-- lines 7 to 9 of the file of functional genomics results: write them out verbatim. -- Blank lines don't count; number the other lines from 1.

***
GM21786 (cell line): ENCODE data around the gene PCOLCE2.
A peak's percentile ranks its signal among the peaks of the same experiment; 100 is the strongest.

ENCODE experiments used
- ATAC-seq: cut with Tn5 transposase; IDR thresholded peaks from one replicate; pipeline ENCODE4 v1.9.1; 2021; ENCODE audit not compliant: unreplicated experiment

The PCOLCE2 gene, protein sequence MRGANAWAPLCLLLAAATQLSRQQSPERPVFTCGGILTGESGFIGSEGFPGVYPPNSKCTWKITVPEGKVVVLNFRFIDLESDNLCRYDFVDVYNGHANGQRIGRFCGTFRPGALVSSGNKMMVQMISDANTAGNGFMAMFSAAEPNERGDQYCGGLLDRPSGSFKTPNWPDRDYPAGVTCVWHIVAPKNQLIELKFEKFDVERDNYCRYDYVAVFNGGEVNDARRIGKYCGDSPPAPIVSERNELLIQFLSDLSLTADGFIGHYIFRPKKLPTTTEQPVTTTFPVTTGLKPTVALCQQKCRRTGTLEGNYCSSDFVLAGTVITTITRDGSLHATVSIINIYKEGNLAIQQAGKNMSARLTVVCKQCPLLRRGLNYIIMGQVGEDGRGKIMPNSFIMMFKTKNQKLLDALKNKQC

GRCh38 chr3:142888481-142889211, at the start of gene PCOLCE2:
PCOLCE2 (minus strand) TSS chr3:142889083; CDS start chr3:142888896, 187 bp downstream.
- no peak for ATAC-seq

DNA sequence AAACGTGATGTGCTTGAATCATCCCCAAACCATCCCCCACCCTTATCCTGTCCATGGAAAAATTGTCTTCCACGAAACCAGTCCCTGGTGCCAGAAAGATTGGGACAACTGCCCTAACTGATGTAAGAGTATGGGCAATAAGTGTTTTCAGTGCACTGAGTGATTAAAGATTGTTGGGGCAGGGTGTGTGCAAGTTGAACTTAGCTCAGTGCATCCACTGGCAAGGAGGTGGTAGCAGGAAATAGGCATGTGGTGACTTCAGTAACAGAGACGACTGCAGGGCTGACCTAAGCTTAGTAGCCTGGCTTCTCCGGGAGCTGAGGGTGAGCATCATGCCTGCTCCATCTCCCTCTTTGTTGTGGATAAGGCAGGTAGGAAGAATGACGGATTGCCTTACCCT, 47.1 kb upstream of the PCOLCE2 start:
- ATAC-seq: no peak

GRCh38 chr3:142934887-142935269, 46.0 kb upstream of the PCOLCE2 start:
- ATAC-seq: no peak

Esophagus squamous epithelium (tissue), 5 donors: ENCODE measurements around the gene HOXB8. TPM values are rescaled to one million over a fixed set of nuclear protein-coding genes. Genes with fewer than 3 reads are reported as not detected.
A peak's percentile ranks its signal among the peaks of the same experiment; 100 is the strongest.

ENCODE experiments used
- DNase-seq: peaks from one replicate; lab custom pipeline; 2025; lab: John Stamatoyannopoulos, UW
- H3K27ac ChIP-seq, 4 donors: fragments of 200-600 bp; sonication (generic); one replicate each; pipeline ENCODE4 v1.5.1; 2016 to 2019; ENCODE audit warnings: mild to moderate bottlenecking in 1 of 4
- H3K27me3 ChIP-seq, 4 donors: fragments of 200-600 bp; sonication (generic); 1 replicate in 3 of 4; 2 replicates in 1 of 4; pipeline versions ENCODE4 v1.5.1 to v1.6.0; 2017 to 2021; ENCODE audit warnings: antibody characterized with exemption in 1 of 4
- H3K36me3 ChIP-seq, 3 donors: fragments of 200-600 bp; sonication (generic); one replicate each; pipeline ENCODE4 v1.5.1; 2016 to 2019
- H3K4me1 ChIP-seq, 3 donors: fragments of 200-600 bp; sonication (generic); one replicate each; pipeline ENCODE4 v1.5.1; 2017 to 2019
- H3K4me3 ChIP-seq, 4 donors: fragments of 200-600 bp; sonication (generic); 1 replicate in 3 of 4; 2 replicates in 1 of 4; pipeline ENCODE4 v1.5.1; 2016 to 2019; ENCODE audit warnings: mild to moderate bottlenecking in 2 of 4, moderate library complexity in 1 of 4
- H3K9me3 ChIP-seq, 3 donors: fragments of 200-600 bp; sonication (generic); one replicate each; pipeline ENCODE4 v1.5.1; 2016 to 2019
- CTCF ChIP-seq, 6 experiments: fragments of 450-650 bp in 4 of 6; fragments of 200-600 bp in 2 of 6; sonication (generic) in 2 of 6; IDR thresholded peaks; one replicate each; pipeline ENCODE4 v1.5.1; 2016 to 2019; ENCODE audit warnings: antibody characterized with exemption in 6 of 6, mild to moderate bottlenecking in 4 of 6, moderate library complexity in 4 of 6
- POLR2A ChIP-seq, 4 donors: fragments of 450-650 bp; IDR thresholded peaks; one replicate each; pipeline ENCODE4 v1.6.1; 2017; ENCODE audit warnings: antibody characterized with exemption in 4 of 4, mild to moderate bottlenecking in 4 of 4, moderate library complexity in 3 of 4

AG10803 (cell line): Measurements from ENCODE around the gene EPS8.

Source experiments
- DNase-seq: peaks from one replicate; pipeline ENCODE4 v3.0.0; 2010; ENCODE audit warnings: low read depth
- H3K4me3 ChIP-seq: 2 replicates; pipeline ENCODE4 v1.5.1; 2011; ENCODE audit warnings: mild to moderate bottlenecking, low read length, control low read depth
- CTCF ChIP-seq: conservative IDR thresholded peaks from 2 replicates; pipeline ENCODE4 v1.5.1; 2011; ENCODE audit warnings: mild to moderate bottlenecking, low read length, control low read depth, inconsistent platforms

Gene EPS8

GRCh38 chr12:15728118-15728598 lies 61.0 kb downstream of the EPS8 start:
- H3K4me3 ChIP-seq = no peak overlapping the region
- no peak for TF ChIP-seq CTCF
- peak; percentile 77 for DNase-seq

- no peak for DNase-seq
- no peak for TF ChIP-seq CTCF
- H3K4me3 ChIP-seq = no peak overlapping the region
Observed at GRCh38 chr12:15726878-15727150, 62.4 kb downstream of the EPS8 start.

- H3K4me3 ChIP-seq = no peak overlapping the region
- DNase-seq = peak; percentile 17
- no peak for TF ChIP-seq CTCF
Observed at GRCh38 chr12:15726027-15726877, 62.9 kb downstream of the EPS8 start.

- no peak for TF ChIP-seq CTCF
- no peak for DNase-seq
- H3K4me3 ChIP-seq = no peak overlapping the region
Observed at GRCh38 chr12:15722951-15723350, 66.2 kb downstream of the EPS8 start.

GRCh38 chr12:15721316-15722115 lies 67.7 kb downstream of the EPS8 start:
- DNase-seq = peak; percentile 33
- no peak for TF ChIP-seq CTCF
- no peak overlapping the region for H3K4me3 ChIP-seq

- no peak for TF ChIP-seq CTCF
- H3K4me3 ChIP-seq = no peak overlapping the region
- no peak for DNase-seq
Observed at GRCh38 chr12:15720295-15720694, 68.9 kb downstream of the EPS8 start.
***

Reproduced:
PCOLCE2 (minus strand) TSS chr3:142889083; CDS start chr3:142888896, 187 bp downstream.
- no peak for ATAC-seq

DNA sequence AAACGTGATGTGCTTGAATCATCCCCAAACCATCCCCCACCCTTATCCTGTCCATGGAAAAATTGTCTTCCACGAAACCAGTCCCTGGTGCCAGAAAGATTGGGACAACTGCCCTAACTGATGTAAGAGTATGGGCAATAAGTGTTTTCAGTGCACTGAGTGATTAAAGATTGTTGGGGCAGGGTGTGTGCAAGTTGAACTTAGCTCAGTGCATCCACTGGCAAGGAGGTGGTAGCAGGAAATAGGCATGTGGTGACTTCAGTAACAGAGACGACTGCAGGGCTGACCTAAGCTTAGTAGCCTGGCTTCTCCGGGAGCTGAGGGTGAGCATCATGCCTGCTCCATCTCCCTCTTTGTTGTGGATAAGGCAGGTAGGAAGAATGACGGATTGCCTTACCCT, 47.1 kb upstream of the PCOLCE2 start: